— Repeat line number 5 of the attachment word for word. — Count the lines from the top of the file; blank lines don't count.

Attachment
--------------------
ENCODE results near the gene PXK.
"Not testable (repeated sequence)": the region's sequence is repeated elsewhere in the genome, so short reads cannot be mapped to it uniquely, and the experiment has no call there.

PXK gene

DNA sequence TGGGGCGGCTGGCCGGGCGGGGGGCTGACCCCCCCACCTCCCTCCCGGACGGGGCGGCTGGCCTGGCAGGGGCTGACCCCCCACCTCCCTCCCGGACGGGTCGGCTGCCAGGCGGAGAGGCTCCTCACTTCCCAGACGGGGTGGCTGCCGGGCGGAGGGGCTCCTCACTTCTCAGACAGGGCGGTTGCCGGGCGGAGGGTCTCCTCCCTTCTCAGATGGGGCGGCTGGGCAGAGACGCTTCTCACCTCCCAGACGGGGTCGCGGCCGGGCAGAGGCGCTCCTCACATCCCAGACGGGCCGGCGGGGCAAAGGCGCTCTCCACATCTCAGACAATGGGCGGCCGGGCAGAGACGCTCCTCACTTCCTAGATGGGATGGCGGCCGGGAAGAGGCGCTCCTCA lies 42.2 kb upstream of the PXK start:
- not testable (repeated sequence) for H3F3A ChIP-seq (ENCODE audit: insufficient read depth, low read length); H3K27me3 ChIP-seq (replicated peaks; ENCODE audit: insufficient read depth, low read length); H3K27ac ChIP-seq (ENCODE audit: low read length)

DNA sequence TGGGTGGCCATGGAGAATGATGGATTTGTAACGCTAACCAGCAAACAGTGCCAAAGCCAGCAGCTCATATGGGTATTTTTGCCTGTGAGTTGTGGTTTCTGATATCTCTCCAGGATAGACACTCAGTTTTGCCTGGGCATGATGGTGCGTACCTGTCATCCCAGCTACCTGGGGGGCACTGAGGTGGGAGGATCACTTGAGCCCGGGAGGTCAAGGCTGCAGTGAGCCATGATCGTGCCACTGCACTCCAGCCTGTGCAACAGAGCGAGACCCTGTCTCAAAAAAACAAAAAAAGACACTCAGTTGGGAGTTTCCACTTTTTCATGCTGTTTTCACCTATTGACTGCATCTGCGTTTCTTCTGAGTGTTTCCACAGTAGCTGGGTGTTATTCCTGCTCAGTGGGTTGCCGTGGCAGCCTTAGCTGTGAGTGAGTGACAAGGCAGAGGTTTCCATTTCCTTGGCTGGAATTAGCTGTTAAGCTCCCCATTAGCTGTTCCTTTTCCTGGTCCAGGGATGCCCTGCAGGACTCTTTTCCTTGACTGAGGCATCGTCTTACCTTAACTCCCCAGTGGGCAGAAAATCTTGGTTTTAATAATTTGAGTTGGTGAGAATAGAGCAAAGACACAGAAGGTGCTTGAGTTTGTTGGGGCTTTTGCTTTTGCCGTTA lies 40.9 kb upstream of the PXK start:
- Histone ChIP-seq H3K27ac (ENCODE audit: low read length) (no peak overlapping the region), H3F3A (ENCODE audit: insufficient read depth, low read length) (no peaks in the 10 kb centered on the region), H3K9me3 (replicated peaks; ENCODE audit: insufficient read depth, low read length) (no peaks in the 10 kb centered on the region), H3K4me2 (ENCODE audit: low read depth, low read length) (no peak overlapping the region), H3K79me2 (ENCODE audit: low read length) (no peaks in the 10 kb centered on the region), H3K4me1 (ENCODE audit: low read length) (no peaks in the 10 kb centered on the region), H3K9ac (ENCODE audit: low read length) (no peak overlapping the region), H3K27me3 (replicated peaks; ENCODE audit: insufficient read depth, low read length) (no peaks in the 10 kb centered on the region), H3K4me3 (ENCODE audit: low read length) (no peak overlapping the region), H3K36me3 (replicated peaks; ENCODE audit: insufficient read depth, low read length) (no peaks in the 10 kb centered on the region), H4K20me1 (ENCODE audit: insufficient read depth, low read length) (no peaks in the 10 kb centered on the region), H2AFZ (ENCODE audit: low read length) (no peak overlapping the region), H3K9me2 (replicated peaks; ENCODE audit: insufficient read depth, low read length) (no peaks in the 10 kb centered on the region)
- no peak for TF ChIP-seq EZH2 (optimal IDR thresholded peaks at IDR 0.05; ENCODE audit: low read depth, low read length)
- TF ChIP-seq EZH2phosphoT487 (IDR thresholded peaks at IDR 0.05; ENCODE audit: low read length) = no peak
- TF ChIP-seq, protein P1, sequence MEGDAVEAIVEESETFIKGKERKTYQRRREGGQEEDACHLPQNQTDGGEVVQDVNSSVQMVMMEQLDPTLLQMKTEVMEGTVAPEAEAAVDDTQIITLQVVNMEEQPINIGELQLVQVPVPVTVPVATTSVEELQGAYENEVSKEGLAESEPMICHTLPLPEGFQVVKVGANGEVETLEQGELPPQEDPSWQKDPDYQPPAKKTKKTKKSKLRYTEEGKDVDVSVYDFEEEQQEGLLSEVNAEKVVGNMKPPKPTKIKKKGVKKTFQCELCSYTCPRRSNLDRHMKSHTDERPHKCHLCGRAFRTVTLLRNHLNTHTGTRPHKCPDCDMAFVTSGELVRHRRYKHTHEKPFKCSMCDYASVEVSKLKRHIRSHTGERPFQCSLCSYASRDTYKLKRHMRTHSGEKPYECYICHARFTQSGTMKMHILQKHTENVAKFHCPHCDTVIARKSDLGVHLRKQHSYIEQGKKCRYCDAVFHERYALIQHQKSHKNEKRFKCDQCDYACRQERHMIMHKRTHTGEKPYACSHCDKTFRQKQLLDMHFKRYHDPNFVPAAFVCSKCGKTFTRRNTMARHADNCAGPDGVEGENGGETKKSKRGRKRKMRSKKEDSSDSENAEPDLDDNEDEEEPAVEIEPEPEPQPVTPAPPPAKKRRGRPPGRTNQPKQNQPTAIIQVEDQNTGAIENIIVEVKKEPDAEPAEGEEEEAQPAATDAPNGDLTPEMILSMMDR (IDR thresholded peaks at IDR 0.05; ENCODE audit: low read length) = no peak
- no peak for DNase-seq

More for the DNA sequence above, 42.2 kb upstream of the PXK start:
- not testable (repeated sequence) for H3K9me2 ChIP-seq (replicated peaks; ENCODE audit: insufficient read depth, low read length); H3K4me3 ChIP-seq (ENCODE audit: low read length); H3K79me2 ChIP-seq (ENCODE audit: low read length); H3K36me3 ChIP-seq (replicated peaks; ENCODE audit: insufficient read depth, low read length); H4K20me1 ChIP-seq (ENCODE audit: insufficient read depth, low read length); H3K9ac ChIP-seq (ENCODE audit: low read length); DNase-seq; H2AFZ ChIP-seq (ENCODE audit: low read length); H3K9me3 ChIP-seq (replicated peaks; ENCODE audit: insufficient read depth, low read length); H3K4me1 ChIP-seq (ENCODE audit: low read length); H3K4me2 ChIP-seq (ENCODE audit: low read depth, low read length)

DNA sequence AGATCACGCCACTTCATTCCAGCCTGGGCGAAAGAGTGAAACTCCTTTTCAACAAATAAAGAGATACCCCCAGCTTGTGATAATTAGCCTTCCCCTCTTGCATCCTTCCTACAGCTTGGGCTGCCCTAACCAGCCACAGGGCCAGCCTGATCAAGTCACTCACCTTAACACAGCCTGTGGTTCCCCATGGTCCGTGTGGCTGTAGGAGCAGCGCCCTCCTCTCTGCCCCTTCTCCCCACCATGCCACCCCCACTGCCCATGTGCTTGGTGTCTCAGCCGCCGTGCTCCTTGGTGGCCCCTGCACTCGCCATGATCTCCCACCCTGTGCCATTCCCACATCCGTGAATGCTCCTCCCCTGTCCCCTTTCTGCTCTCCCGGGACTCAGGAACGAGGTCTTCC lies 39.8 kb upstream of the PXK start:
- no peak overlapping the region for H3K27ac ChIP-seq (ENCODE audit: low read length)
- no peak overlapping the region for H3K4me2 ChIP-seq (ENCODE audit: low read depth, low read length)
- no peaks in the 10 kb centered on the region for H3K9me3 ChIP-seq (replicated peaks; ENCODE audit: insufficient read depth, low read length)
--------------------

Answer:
- not testable (repeated sequence) for H3F3A ChIP-seq (ENCODE audit: insufficient read depth, low read length); H3K27me3 ChIP-seq (replicated peaks; ENCODE audit: insufficient read depth, low read length); H3K27ac ChIP-seq (ENCODE audit: low read length)